Experimental music, photography, and adventures

Rainy night ride

Thursday, October 26th, 2006

I rode at Brown County last night. It wasn’t supposed to rain, but as I was on my way there, it started to sprinkle. I debated whether to drive the rest of the way there, and decided that it didn’t look like it was going to rain too much, so I kept going.

I was running a bit behind schedule, so when I got there, I only stretched for a couple of minutes before I left. I started my ride around 6:15 pm. I had put a flashlight on my helmet the night before in anticipation of a night ride, using the Velcro Zip Tie method devised by Sarah. I will make a post explaining that soon.

Anyway, I rode a bit, and came across a guy who was going in the other direction. He pulled of the trail to let me by, since I was climbing and had the right of way. I noticed he was sort of snickering at me, and I couldn’t figure out why until I realized he was looking at the flashlight strapped to my helmet.

Once I got a little further, it started raining. Fortunately, there were enough leaves left on the trees that they still shielded me from the rain a bit. It wasn’t raining too hard, and I just kept going.

I rode the Aynes Loop first. I wanted to ride both it and the North Tower Loop, but I knew it would get dark partway through my ride, and I didn’t feel ready to ride the Aynes Loop at night. I rode the Aynes pretty quickly, with this in mind. I did turn on my light before I finished the loop, although I would have been OK without it.

By the time I finished the Aynes Loop and got back to the North Tower Loop, it was pretty dark. I hadn’t put the other light on my handlebars, so I stopped to do that. I need to find a better way of attaching it, but so far, putting it on my GPS mount and using more of the Velcro Zip Ties seems to work pretty well. The only real problem is that the GPS mount is angled back a bit so I can see the GPS screen — far enough back that the flashlight ends up pointing up instead of at the ground in front of me. I think I could angle it down more and still have it work with the GPS. I’ll try that next time.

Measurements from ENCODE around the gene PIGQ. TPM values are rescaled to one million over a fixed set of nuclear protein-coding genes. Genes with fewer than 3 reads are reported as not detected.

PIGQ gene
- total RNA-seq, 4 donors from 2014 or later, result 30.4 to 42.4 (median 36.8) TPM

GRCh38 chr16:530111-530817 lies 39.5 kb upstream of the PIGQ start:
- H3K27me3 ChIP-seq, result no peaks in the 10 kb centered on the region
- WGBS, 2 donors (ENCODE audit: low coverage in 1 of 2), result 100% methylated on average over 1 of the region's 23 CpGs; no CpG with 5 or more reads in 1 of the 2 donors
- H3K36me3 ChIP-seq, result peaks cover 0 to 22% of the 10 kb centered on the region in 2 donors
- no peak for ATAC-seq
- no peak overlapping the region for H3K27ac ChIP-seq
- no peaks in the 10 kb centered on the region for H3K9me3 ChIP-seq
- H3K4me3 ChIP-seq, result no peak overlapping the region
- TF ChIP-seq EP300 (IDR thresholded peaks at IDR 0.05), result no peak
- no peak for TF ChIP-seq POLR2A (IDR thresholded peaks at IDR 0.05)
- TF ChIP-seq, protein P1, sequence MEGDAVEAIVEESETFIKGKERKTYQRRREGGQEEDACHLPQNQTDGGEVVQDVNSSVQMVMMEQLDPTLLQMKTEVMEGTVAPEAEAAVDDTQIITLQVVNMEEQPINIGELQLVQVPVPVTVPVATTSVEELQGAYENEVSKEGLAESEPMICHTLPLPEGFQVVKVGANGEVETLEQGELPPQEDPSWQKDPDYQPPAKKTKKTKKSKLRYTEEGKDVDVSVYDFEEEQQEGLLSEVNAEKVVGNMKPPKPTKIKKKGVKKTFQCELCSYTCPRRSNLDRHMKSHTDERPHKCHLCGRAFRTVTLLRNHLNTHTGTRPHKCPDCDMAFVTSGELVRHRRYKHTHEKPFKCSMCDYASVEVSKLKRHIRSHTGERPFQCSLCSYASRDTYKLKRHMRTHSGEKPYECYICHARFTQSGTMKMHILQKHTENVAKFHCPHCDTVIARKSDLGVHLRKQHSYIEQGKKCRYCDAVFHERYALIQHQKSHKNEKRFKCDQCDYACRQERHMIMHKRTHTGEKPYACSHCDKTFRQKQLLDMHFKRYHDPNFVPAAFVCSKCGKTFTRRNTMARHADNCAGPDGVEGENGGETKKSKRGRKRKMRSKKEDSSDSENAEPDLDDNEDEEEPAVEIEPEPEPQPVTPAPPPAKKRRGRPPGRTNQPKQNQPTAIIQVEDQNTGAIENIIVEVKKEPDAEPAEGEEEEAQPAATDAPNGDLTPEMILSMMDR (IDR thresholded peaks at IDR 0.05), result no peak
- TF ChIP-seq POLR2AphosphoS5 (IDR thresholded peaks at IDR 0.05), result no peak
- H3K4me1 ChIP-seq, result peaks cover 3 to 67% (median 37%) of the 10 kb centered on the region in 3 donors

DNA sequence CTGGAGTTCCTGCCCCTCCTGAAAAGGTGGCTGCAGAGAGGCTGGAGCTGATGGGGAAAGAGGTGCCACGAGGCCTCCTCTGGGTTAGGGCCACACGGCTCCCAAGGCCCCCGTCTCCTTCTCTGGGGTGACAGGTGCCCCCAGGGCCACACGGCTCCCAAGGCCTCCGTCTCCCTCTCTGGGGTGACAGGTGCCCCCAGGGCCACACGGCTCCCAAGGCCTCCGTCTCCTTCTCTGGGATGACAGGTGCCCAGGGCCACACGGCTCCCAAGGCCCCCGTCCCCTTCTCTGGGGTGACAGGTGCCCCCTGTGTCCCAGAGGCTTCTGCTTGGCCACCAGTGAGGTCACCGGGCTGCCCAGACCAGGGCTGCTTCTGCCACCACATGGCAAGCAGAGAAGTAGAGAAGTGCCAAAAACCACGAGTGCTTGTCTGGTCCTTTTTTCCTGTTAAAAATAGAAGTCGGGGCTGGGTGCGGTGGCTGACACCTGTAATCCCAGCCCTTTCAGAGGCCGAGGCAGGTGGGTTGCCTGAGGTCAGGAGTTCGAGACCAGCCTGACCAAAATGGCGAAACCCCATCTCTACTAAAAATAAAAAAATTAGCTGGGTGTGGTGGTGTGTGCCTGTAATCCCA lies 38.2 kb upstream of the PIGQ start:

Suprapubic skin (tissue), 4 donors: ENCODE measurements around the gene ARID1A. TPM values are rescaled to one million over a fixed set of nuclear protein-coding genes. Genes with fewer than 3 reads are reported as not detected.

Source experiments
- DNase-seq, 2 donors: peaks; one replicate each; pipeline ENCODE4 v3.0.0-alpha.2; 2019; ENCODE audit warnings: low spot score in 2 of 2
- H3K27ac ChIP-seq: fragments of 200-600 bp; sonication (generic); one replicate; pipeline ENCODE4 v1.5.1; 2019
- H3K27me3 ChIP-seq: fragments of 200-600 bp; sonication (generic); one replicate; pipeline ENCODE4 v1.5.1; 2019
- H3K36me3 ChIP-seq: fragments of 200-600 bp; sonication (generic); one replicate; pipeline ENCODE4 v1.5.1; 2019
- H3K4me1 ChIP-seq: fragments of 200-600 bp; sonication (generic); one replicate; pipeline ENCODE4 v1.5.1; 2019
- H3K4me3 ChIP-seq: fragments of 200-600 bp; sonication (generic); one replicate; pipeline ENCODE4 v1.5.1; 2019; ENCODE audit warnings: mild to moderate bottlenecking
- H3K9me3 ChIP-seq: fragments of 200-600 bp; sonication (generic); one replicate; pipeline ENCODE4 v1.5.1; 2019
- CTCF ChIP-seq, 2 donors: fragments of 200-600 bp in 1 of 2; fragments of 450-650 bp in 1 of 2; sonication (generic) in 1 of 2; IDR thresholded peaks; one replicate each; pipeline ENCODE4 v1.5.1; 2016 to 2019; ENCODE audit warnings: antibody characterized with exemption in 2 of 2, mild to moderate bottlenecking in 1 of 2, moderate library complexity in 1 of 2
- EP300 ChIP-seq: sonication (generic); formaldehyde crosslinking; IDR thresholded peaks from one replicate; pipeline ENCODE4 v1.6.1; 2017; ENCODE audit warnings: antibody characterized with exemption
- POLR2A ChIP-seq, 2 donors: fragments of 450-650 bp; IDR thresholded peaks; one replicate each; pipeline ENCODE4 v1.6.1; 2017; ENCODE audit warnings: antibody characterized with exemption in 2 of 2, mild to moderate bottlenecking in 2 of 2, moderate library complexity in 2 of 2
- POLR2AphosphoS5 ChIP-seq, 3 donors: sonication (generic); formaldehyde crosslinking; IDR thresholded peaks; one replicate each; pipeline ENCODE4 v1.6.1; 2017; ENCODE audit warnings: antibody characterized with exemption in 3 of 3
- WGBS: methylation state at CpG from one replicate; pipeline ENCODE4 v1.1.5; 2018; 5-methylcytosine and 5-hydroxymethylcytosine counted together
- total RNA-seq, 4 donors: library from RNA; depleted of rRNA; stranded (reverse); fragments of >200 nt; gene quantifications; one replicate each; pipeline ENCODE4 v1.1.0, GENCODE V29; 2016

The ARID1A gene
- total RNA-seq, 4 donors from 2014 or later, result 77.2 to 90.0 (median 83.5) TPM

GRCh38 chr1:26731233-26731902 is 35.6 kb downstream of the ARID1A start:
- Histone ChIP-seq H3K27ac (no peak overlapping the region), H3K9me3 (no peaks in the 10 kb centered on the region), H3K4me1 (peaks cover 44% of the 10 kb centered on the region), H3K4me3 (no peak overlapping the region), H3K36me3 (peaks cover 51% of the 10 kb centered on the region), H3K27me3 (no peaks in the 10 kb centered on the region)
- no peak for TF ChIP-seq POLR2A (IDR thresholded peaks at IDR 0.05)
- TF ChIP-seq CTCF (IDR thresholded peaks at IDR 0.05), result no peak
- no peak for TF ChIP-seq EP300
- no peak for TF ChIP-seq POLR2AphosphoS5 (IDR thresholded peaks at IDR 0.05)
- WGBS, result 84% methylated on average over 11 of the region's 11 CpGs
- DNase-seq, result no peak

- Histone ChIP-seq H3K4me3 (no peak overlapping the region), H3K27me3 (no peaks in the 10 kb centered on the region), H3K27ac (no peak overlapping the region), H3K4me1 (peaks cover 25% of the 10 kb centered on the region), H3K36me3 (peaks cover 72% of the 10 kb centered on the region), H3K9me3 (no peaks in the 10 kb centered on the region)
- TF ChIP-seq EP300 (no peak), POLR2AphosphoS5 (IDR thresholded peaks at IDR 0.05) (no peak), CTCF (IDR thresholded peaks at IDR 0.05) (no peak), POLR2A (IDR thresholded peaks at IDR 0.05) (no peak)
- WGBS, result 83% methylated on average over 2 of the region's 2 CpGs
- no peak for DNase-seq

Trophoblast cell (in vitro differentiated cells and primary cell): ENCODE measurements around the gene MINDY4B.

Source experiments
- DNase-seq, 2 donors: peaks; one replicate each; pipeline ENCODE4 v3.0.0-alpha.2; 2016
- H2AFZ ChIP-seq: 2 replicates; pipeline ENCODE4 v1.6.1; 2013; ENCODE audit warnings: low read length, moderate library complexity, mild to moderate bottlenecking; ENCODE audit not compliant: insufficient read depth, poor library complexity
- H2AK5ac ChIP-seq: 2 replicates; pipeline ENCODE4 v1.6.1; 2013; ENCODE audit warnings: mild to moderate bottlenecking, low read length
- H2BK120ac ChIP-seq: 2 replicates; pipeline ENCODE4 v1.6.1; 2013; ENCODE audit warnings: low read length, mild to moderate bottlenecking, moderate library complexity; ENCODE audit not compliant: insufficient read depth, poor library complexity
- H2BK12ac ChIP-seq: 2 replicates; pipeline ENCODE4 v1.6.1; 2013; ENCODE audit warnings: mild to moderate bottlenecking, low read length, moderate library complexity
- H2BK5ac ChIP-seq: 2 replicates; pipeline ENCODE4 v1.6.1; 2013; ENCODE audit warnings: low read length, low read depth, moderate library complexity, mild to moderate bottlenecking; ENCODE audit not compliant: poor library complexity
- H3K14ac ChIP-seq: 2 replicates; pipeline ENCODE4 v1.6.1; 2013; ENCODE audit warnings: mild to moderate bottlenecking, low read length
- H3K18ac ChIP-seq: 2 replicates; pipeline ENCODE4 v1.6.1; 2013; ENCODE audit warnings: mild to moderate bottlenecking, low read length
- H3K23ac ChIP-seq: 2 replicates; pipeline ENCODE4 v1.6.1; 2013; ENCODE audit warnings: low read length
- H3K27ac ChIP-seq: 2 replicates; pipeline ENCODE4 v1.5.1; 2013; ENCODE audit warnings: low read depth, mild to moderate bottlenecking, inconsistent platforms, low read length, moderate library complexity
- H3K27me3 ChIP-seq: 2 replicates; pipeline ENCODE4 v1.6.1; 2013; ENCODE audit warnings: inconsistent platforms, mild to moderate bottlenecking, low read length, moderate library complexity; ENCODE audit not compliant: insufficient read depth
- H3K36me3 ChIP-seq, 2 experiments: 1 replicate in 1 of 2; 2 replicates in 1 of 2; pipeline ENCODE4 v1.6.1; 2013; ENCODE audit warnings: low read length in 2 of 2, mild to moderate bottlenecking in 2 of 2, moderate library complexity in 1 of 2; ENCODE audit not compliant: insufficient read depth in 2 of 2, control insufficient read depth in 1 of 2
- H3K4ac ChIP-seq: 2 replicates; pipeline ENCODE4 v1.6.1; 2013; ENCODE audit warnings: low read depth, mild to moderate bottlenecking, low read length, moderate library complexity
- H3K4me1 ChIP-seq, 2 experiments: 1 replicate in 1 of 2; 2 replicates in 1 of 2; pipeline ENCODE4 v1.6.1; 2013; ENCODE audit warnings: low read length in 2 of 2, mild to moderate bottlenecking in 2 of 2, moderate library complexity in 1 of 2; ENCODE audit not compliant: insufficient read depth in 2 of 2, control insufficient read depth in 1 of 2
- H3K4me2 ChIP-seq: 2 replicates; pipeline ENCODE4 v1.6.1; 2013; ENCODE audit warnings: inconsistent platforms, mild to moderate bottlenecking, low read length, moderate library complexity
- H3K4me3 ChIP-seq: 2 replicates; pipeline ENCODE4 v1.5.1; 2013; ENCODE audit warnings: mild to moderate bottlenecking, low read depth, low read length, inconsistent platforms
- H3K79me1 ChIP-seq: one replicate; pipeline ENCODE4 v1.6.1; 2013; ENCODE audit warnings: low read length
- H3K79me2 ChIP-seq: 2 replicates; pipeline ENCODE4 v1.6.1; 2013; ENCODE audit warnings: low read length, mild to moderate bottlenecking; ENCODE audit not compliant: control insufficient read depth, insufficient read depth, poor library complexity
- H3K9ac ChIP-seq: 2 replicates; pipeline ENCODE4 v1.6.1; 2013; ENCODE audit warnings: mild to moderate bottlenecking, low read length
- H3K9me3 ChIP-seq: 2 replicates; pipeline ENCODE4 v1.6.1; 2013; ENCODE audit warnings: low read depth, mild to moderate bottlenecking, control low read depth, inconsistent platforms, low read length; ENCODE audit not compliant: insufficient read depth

I did pretty well on the North Tower Loop. I was riding it “backwards” and in the dark, and I kept a pretty good pace. I wasn’t going fast, but there are limits to how fast you can go when you can’t see too well.

At one point, I was riding along, and a bunny hopped onto the trail a bit in front of me. As I got closer, he saw me coming and hopped further down the trail. Then, he stopped and looked back at me, and hopped further — he repeated this a few times, sticking with me for maybe a couple hundred yards.

I kept going, and things started getting kind of creepy. After dark, there are a lot fewer people at Brown County, so it gets a lot quieter, and you can hear every little sound an animal makes. In fact, it was so quiet that I could hear the wind rushing past my ears. Sometimes, I’d hear sticks breaking or the ruffling of some leaves as some kind of animal moved around. At times, a leaf would get stuck between my bike frame and my rear tire and make some noise, alleviating some of the creepiness.

I stopped to look around a bit, and I saw this pair of glowing green eyes staring back at me. I made some noise, which started the animal. It was a deer, but all I could really see were its eyes, and when it moved, its tail. As I rode some more, I started noticing lots of pairs of eyes, glowing exactly like that — and every time I looked at them, they were staring back at me. Those deer were pretty curious about what I was doing. I love seeing deer, but it was definitely pretty eerie under the circumstances.

After I rode a bit further, I got to this point where I couldn’t make out all the details on the ground (rocks, leaves, sticks, cracks, etc), so it ended up looking like a smooth surface. It seemed like I was just gliding over it, almost like I was floating. In fact, I got in “the zone”, even though I couldn’t see much and wasn’t going that fast, and I was taking curves and dips and climbs very smoothly. I wasn’t moving myself on the bicycle anymore, I was moving the bike beneath me to fit the contour of the trail.

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